Randy Clarke will advise Commissioner Starks on wireline and public safety issues. Mr. Clarke joins the Commission following service as FCC counsel to the Senate Committee on Commerce, Science, and Transportation. Prior to his work in the Senate, Mr. Clarke was Acting Deputy Chief of the Wireline Competition Bureau. He has held a variety of roles in the Wireline Competition Bureau since 2004, including Chief of the Competition Policy Division, Deputy Chief of the Pricing Policy Division, Legal Advisor to the Bureau Chief, and Attorney Advisor in the Bureau.

Renee Coles will serve as Commissioner Starks’ Acting Confidential Assistant, addressing all administrative needs. During her 13 years at the Commission, Ms. Coles has served as the Staff Assistant to Commissioner Michael Copps and worked in Human Resources as a Specialist in Payroll and Benefits.

Natalie Martinez will serve as Acting Staff Assistant in Commissioner Starks’ office. Ms. Martinez has served as the Confidential Assistant to five successive General Counsels of the FCC. Before that, she served as the Confidential Assistant to the Chief of the Enforcement Bureau for four years. Ms. Martinez began her career at the FCC in 2001 as an Office Automation Clerk in the International Bureau.

Deadlines


MARCH 1: COPYRIGHT STATEMENT OF ACCOUNT FORM FOR CABLE COMPANIES. This form, plus royalty payment for the second half of calendar year 2018, is due March 1. The form covers the period July 1 to December 31, 2018, and is due to be mailed directly to cable TV operators by the Library of Congress’ Copyright Office. If you do not receive the form, please contact the firm.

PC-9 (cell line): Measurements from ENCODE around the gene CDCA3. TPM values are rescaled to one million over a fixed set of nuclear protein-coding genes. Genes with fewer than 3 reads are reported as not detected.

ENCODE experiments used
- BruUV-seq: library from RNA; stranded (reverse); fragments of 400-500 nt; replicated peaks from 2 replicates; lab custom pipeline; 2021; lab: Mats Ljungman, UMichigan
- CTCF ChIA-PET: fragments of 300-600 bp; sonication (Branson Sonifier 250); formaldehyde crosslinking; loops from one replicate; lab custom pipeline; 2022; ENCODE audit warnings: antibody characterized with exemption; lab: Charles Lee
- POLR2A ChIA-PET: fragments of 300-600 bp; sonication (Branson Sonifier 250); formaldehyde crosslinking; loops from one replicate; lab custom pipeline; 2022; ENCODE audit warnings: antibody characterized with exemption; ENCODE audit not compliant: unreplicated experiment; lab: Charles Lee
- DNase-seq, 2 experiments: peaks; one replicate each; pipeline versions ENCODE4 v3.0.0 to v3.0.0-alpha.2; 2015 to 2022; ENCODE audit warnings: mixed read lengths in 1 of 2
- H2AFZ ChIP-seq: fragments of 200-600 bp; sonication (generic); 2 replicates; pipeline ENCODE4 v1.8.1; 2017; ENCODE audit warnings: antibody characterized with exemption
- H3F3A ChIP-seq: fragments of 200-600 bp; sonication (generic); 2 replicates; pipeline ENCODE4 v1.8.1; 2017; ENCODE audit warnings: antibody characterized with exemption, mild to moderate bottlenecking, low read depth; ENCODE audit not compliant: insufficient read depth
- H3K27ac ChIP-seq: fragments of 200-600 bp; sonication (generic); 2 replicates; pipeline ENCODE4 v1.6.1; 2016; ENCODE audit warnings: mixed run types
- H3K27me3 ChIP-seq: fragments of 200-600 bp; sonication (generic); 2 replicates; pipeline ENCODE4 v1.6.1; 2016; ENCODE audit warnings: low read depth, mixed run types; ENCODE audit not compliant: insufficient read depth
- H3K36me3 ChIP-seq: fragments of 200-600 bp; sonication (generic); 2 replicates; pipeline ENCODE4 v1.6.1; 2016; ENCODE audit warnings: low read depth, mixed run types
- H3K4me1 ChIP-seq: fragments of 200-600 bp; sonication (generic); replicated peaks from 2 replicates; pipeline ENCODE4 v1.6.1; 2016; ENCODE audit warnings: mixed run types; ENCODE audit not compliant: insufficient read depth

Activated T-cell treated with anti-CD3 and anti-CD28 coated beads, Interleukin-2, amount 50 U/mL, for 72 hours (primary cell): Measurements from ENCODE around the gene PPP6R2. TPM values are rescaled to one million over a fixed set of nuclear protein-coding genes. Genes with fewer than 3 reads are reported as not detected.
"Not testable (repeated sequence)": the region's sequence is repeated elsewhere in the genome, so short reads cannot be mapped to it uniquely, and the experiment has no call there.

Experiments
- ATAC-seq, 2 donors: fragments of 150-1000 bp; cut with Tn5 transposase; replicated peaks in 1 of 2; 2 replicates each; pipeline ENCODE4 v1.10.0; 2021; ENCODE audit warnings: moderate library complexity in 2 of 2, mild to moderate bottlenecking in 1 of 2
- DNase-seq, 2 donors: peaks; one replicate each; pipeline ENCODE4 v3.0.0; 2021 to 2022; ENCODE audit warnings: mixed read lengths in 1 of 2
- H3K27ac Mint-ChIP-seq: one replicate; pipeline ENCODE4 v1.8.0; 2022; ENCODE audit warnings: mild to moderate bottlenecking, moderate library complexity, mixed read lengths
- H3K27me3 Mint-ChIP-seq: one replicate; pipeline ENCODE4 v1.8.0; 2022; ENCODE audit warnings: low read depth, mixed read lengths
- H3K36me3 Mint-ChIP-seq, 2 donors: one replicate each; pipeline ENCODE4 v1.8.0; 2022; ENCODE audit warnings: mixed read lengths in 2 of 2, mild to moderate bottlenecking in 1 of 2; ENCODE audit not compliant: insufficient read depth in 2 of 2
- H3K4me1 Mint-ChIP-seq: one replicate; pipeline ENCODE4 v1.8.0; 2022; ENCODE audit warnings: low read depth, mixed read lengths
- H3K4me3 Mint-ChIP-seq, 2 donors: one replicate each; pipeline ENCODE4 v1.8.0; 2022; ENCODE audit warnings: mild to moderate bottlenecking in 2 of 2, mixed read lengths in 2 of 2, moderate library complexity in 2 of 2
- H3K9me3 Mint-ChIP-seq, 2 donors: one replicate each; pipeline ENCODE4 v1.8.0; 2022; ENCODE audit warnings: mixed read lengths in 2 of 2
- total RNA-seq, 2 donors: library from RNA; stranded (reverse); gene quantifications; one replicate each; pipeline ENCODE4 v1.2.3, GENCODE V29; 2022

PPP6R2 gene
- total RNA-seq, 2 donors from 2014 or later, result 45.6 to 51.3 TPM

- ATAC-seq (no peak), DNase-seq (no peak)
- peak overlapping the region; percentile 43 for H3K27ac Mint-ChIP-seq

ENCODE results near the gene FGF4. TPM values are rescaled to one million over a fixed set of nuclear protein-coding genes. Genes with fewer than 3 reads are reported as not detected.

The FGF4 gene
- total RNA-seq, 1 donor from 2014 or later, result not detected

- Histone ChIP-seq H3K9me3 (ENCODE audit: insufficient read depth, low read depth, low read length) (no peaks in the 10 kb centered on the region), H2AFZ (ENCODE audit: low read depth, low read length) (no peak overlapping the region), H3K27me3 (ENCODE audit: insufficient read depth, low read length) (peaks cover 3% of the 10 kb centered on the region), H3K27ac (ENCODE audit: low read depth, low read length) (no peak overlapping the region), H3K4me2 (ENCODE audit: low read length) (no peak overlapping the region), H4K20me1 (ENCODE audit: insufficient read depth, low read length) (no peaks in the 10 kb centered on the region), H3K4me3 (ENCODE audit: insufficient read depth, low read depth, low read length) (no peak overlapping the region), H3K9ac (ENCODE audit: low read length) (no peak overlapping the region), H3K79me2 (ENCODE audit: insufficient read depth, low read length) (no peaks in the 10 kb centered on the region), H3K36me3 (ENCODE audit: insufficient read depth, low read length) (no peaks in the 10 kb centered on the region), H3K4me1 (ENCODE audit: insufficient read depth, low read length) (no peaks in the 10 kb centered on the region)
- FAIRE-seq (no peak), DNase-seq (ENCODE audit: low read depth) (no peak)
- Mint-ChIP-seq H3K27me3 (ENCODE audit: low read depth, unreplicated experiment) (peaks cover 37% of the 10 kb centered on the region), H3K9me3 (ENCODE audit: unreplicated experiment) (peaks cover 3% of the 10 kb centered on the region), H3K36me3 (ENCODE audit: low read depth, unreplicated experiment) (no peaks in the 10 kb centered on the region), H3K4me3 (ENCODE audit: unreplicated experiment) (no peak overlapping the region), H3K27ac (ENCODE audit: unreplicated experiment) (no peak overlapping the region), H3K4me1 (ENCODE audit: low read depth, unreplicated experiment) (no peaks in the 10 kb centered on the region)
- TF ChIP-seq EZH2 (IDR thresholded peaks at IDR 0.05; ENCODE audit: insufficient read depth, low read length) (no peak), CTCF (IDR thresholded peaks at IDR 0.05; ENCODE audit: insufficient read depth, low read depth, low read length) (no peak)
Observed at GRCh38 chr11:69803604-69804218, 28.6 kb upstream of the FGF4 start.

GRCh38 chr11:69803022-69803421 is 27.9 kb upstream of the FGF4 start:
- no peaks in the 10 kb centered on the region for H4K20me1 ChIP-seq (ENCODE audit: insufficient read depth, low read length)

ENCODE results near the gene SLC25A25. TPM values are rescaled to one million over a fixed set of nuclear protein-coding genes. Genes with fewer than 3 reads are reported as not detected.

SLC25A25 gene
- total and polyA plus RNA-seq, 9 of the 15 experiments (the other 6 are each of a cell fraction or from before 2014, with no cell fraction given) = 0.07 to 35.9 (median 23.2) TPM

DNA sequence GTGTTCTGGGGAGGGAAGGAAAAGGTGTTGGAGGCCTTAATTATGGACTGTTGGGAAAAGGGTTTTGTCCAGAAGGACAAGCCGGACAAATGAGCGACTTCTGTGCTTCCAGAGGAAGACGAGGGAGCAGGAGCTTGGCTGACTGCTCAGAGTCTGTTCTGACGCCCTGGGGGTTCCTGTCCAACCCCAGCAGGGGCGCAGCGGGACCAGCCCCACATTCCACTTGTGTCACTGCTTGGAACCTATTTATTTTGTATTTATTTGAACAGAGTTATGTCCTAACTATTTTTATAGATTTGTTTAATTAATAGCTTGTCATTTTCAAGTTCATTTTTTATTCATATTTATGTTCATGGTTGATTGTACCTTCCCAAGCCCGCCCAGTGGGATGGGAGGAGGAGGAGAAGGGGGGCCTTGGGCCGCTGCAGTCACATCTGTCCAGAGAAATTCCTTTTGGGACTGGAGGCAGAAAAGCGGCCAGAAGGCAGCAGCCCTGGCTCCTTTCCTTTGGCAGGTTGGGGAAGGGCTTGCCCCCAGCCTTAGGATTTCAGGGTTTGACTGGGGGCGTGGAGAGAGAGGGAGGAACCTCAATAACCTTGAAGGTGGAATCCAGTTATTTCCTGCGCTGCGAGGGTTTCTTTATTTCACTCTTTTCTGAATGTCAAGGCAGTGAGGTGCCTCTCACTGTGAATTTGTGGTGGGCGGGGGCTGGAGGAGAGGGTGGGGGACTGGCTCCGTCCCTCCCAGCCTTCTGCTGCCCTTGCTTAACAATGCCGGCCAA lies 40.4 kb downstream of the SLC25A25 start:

BloostonLaw Contact: Gerry Duffy.

MARCH 1: CPNI ANNUAL CERTIFICATION. Carriers should modify (as necessary) and complete their “Annual Certification of CPNI Compliance” for 2019. The certification must be filed with the FCC by March 1. Note that the annual certification should include the following three required Exhibits: (a) a detailed Statement Explaining How The Company’s Operating Procedures Ensure Compliance With The FCC’S CPNI Rules to reflect the Company’s policies and information; (b) a Statement of Actions Taken Against Data Brokers; and (c) a Summary of Customer Complaints Regarding Unauthorized Release of CPNI. A company officer with personal knowledge that the company has established operating procedures adequate to ensure compliance with the rules must execute the Certification, place a copy of the Certification and accompanying Exhibits in the Company’s CPNI Compliance Records, and file the certification with the FCC in the correct fashion. Our clients can forward the original to BloostonLaw in time for the firm to make the filing with the FCC by March 1, if desired. BloostonLaw is prepared to help our clients meet this requirement, which we expect will be strictly enforced, by assisting with preparation of their certification filing; reviewing the filing to make sure that the required showings are made; filing the certification with the FCC, and obtaining a proof-of-filing copy for your records. Clients interested in obtaining BloostonLaw's CPNI compliance manual should contact the firm.

BloostonLaw Contacts: Gerry Duffy